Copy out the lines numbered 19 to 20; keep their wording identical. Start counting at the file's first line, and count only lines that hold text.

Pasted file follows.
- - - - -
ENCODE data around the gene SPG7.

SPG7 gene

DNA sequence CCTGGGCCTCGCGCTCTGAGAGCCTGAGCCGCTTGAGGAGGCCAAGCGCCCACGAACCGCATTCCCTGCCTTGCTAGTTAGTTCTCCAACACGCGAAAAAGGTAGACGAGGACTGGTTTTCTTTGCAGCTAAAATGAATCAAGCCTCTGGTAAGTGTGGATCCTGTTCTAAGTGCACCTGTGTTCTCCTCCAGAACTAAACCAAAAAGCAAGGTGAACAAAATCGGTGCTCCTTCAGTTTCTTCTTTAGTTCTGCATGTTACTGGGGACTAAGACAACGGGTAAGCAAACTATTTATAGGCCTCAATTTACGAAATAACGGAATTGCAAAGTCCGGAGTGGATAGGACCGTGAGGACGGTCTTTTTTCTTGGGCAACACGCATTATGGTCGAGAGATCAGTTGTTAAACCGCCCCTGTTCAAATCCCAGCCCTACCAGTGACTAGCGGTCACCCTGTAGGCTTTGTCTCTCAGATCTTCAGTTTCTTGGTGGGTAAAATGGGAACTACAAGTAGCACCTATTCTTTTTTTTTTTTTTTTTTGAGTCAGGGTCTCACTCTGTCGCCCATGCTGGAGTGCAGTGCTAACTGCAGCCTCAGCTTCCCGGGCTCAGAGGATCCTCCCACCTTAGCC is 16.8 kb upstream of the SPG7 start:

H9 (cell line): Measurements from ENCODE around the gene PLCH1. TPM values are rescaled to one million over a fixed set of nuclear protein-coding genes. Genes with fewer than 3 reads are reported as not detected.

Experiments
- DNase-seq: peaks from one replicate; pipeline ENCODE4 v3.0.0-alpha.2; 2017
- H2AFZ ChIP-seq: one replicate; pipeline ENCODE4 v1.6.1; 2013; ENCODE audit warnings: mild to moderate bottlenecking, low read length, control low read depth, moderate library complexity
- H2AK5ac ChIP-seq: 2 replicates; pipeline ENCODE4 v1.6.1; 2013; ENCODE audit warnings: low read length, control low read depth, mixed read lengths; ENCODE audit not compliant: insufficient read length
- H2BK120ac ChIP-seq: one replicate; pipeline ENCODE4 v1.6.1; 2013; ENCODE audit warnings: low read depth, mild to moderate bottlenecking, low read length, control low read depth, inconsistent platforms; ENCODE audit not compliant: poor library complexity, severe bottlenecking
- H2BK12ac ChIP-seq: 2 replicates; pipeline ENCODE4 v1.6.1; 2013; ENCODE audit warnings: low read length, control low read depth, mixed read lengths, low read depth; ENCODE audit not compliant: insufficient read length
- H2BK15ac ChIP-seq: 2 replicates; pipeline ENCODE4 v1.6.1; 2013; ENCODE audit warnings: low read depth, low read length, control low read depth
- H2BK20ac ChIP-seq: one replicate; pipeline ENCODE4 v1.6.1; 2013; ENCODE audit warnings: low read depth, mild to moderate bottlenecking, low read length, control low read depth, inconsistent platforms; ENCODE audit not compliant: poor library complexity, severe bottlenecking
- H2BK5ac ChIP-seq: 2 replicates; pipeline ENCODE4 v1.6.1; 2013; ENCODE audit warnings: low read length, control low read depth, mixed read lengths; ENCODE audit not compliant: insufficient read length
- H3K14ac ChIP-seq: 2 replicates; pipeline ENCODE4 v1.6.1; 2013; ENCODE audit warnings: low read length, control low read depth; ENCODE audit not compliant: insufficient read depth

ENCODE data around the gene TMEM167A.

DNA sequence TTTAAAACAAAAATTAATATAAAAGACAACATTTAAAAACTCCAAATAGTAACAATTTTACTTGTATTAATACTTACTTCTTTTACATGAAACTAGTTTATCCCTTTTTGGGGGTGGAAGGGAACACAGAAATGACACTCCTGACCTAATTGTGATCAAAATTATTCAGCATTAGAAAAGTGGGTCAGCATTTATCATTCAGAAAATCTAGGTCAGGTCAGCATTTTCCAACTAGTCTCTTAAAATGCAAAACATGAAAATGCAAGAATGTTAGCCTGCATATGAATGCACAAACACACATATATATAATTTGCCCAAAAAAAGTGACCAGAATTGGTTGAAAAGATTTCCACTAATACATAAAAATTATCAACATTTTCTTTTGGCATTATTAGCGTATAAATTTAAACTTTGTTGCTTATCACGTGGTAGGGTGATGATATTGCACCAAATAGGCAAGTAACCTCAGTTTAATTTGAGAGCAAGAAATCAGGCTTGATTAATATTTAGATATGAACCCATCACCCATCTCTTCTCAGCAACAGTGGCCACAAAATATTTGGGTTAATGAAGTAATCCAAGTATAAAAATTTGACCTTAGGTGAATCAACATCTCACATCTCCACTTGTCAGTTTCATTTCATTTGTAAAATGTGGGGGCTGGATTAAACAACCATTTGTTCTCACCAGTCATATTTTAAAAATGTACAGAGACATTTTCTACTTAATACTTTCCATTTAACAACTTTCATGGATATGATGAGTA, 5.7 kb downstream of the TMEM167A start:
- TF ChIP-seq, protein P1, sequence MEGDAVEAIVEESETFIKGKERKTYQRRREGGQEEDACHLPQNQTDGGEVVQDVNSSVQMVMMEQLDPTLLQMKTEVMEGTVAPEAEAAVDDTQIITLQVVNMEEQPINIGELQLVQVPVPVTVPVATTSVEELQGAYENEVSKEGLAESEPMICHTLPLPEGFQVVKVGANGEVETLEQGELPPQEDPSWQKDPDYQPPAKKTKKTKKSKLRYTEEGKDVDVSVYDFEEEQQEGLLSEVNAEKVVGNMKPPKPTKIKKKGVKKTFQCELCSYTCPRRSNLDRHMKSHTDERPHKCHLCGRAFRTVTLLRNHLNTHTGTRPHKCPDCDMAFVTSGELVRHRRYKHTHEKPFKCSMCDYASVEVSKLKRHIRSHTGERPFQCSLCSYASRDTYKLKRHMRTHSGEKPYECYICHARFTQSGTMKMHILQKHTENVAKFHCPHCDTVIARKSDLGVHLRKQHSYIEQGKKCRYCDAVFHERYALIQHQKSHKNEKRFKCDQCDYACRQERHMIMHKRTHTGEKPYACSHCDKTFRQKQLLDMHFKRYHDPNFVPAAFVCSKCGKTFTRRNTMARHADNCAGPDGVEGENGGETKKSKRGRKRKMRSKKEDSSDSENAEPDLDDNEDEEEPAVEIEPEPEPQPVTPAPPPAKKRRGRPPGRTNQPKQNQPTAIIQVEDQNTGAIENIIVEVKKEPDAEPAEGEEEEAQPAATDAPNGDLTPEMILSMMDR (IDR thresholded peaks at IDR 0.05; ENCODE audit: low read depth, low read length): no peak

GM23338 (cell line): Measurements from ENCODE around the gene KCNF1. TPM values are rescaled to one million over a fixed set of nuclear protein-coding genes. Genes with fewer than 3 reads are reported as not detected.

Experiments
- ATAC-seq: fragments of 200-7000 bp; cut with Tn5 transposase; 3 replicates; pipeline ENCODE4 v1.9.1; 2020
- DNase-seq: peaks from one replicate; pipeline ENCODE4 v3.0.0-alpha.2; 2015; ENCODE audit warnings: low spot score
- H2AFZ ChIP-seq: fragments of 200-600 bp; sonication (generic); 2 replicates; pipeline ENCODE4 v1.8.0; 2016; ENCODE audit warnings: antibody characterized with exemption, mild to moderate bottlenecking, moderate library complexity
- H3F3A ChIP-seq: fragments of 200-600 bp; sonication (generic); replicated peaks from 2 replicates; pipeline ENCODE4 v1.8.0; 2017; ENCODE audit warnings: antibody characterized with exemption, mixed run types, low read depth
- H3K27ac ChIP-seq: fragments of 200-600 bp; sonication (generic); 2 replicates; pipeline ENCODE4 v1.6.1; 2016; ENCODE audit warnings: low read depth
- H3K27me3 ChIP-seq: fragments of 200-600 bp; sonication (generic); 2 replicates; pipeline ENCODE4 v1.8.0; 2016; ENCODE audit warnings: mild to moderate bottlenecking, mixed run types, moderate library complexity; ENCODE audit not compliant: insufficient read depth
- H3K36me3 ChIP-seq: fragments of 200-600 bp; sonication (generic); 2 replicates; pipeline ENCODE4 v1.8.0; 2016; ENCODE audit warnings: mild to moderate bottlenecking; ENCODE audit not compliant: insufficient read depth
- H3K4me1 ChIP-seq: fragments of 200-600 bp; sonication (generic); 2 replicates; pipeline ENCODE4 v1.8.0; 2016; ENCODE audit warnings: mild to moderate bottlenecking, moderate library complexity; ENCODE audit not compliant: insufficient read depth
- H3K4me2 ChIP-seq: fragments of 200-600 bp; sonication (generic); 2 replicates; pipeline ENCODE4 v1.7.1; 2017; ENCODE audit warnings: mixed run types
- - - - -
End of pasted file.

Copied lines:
Experiments
- ATAC-seq: fragments of 200-7000 bp; cut with Tn5 transposase; 3 replicates; pipeline ENCODE4 v1.9.1; 2020